In a regional assessment of MPB and WSB effects on tree mortality (Chapter Three), we developed Landsat-based insect maps and presented comparisons across space, time, and insect agents that have not been possible to date, complementing existing ADS maps by: (1) quantifying change in terms of field-measured tree mortality; (2) providing consistent estimates of change for multiple agents, particularly long-duration changes; (3) capturing variation of insect impacts at a finer spatial scale within ADS polygons, substantially reducing estimated insect extent. Despite high variation across the study region, spatiotemporal patterns were evident in both the ADS- and Landsat-based maps of insect activity. MPB outbreaks occurred in two phases -- first during the 1970s and 1980s in eastern and central Oregon and then more synchronously during the 2000s throughout the dry interior conifer forests of the PNW. Reflecting differences in habitat susceptibility and epidemiology, WSB outbreaks exhibited early activity in northern Washington and an apparent spread from the eastern to central PNW during the 1980s, returning to northern Washington during the 1990s and 2000s. Across the region, WSB exceeded MPB in extent and tree mortality impacts in all ecoregions except for one, suggesting that ongoing studies should account for both bark beetles and defoliators, particularly given recent and projected increases in wildfire extent.
By combining these insect maps with an independent wildfire database (Chapter Four), we investigated wildfire likelihood following recent MPB and WSB outbreaks at ecoregional and regional scales. We computed wildfire likelihood with two-way binary matrices between fire and insects, testing for paired differences between percent burned with and without prior insect activity. All three disturbance agents occurred primarily in the drier, interior conifer forests east of the Cascade Range, with recent wildfires extending through the southern West Cascades and Klamath Mountains. In general, insect extent exceeded wildfire extent, and each disturbance typically affected less than 2% annually of a given ecoregion. In recent decades across the PNW, wildfire likelihood is not consistently higher in forests with prior insect outbreaks, but there is evidence of linked interactions that vary across insect agent (MPB and WSB), space (ecoregions), and time (interval since insect onset). For example, fire likelihood is higher following MPB activity in the North Cascades and West Cascades, particularly within the past 10 years, whereas fire likelihood is lower at various time lags following MPB in the Northern Rockies, East Cascades, and Blue Mountains. In contrast, fire likelihood is lower following WSB outbreaks at multiple time lags across all ecoregions. In addition, there are no consistent relationships between insect-fire likelihood and interannual fire extent, suggesting that other factors (such as climate) control the disproportionately large fire years accounting for the majority of regional fire extent. Although insects and wildfires do not appear to overlap enough to facilitate consistently positive linked disturbance interactions, specific fire events and years – such as 2003 and 2006 in the North Cascades – demonstrate high insect-fire co-occurrence and potential compound disturbance effects at the landscape scale.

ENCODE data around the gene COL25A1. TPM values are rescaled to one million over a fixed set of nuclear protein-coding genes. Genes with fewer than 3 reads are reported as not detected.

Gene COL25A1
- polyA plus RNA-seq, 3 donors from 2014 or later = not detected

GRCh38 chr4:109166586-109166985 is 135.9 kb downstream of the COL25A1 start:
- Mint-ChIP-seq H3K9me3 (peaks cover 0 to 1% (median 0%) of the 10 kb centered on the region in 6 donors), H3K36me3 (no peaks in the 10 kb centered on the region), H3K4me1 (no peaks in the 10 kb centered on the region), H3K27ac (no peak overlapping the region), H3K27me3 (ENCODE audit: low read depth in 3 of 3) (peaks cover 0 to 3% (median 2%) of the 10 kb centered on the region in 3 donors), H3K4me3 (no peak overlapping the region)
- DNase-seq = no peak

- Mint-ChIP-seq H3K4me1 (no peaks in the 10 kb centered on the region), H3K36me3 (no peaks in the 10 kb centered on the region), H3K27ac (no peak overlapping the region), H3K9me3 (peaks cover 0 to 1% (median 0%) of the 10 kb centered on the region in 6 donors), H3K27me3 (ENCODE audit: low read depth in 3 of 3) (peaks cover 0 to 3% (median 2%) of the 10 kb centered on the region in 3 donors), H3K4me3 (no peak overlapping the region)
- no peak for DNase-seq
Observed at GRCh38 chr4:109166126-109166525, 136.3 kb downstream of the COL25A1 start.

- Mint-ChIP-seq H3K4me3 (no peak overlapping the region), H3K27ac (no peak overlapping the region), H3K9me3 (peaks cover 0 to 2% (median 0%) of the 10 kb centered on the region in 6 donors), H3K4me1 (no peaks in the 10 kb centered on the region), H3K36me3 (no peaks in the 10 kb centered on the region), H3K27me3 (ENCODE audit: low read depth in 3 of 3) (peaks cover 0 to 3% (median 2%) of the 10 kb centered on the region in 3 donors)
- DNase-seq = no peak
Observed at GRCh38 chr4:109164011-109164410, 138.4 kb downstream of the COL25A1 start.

The results from this dissertation highlight the key ecological roles that native disturbances play in PNW forests. WSB, MPB, and wildfire have been relatively rare at the regional scale, but all three have had and will continue to have profound effects on particular forest stands and landscapes. Because scale is such an important aspect of both the disturbance phenomena themselves as well as our ability to detect the ecological changes they render, our results also underscore the importance of geospatial datasets that span multiple scales in space and time. Given concerns about forest health in a rapidly changing climate, long-term monitoring will enable forest managers to quantify and anticipate the independent and interactive effects of insects, wildfires, and other disturbances.